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From: "Billy Brown" <firstname.lastname@example.org>
>The Amazon rain forest is being destroyed by peasants clearing
>land for farms. Wildlife extinction in Africa is largely a result
>of local farmers and ranchers clearing out "vermin" to protect
>their crops and herds (although foreign hunters are also factor in
>some cases). The devastation on the Indian subcontinent is a
>direct result of overpopulation. Most third World countries don't
>make any efforts at all to limit pollution, so local industry
>tends to be very dirty regardless of who owns it. Is there some
>other area I've missed?
Most of the land being cleared by peasants in Brazil is to raise cattle for export to american fast food chains. Gold fever has also taken it's toll.
Kenya in 1976 had 1.1 million elephants, then under advisement from animal right's advocates they banned sport hunting, and lost 1 million elephants to poaching (hunting has been restored). South Africa and Botswanna both have always had legal hunting and have to cull thousands of elephants every year. South Africa has not lost an elephant to poachers since 1986.
Last time I looked Ducks Unlimited owned over 300,000 acres of prime wetland habitat, PETA owned 0.
I agree with the problems of overpopulation.
>Meanwhile, in America most types of pollution have been decreasing
>for about a century now. We have more mature forest than we did
>at the turn of the century, and we've set aside a significant
>fraction of the country as a permanent nature preserve. Every
>industry in the country is subject to reams of environmental
>regulation, and we spend tens of billions of dollars a year on
>research aimed at figuring out how to do a better job of
>protecting the environment.
Mature maybe, old growth... no way. They log on so-called nature preserves all the time.
>To mind, these facts lead inevitably to the conclusion that the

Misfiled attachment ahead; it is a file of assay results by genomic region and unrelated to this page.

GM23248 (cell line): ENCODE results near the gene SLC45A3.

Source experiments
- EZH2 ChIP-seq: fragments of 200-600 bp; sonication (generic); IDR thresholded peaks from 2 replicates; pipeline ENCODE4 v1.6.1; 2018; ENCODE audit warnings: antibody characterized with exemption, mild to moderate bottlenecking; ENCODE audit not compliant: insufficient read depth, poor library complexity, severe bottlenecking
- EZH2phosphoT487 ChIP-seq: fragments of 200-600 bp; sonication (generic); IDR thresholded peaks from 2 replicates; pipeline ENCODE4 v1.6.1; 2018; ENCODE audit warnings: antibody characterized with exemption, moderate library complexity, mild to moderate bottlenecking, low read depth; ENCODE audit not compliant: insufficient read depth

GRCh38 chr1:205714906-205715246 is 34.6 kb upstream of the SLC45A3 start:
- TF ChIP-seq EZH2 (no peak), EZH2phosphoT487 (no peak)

>real work of environmentalism is in the third world. America is
>in good shape already, and things will naturally tend to improve
>as our understanding of conservation issues increases. Places
>like Brazil and Bangladesh, OTOH, are headed for an experiment in
>complete ecological destruction if nothing is done.
We have completely dominated our ecosystem, I don't see this as enviromentally sound. I agree on Brazil and Bangladesh.
>The natural question, then, is what can be done?
>4) We can ask ourselves *why* these people are destroying their
>own land, and look for ways to change these underlying factors.
>This is potentially a very productive approach, since it involves
>spreading knowledge, technology, freedom and extropian ideas to
>some of the most impoverished people in the world. However, it
>requires a lot of hard work and a real understanding of
>how politics, economics and social systems actually work. It
>isn't something you can do by holding conferences in exotic
>cities, preaching on TV, or even starting a government program.
This is the best of the options you've stated, but the answer is to set a good example ourselves, something we've been reluctant to do...
Gaviotas (see REAL GOODS book shelves) is a good alternative, and it's homebrewed.
Member, Extropy Institute
Member, Life Extension Foundation
Current reading: Cryptonimicon (page 608 of 900) by Neal Stephenson
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